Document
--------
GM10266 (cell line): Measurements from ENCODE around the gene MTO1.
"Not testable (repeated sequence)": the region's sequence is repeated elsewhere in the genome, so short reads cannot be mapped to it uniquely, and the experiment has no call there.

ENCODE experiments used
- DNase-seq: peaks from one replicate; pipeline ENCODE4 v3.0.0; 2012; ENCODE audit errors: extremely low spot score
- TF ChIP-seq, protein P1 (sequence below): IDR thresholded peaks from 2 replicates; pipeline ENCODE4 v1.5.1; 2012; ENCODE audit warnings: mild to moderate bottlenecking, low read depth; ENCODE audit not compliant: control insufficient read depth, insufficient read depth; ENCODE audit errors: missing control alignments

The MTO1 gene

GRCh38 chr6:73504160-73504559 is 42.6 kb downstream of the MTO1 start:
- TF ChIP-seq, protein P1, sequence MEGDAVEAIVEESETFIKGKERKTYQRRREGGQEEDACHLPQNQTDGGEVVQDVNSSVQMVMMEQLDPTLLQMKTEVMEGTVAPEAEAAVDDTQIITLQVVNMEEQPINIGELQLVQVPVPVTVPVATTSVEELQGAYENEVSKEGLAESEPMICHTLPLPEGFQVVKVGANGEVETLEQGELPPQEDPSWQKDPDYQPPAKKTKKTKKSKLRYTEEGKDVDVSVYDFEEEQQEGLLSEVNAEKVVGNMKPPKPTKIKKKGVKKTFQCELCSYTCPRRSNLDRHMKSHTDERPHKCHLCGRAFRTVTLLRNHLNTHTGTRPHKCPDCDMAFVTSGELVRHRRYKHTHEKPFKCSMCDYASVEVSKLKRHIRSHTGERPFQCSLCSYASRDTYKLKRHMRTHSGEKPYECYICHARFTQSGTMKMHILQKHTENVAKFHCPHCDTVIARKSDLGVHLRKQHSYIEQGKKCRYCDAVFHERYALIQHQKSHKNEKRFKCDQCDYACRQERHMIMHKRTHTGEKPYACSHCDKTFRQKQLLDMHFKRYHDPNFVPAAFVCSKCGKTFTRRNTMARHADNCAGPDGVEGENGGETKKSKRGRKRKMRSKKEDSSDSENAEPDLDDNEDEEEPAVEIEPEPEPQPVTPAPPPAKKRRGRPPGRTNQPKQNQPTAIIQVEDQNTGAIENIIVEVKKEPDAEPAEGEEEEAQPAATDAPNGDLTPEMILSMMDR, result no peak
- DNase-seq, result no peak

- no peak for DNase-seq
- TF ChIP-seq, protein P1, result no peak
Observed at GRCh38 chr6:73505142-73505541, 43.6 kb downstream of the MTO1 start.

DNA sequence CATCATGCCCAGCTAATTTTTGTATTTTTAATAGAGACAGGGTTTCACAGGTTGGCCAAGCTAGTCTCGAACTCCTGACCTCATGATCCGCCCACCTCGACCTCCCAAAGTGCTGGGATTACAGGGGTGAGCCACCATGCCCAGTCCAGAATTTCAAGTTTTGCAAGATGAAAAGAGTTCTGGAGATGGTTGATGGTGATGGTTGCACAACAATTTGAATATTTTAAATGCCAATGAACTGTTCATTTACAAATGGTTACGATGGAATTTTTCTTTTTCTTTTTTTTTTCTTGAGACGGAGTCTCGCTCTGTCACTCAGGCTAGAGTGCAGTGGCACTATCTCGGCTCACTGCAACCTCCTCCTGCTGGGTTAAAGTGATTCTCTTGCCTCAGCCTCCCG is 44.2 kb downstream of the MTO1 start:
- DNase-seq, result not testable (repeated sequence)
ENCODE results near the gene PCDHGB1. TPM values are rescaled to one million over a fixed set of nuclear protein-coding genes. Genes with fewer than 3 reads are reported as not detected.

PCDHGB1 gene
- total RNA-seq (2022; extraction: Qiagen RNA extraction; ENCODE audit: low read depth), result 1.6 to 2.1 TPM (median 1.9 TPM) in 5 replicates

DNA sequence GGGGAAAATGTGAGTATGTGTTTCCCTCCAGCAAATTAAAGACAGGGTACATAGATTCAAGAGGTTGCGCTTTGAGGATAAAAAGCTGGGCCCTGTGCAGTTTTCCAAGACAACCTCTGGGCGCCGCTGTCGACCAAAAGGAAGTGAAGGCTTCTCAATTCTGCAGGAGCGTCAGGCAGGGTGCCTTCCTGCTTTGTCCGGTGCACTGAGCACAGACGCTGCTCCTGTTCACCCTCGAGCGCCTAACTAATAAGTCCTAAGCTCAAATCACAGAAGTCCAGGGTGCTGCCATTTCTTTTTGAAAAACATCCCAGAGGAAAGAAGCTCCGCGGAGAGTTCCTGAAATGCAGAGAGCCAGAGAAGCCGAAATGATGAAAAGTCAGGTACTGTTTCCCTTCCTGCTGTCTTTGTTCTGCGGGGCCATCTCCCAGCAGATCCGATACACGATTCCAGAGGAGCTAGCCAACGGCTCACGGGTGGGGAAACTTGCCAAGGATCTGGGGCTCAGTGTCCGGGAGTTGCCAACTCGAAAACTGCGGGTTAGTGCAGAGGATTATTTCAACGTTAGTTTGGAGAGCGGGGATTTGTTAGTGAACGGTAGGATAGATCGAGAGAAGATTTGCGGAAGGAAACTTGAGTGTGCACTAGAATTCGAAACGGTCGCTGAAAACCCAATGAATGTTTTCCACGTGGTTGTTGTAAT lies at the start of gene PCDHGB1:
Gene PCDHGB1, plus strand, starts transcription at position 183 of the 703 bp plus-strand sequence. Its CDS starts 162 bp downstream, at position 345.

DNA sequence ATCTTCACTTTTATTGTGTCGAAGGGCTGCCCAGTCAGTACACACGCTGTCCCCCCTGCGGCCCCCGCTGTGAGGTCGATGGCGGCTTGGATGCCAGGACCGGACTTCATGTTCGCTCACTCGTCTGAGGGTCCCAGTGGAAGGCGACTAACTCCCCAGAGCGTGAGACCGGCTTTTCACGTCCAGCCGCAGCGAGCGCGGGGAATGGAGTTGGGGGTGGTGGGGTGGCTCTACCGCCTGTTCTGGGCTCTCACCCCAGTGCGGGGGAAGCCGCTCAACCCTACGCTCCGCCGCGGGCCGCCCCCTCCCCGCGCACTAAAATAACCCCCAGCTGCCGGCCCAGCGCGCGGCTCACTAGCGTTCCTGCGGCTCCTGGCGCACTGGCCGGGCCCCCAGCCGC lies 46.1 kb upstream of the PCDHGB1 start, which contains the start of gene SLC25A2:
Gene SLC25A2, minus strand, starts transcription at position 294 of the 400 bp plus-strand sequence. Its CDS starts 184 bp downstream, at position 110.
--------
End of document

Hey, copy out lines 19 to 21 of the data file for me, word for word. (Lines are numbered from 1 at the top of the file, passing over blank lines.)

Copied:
Gene PCDHGB1, plus strand, starts transcription at position 183 of the 703 bp plus-strand sequence. Its CDS starts 162 bp downstream, at position 345.

DNA sequence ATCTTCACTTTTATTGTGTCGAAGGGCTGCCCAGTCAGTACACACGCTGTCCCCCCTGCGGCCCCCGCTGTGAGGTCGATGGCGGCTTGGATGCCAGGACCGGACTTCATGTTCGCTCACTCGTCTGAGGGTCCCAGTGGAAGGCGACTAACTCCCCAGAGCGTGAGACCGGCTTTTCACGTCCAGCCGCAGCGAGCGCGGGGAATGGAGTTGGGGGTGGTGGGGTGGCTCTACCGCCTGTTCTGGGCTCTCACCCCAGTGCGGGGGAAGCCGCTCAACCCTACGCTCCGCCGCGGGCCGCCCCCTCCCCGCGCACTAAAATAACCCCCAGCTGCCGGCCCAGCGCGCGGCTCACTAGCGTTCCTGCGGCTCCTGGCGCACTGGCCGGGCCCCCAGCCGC lies 46.1 kb upstream of the PCDHGB1 start, which contains the start of gene SLC25A2:
Gene SLC25A2, minus strand, starts transcription at position 294 of the 400 bp plus-strand sequence. Its CDS starts 184 bp downstream, at position 110.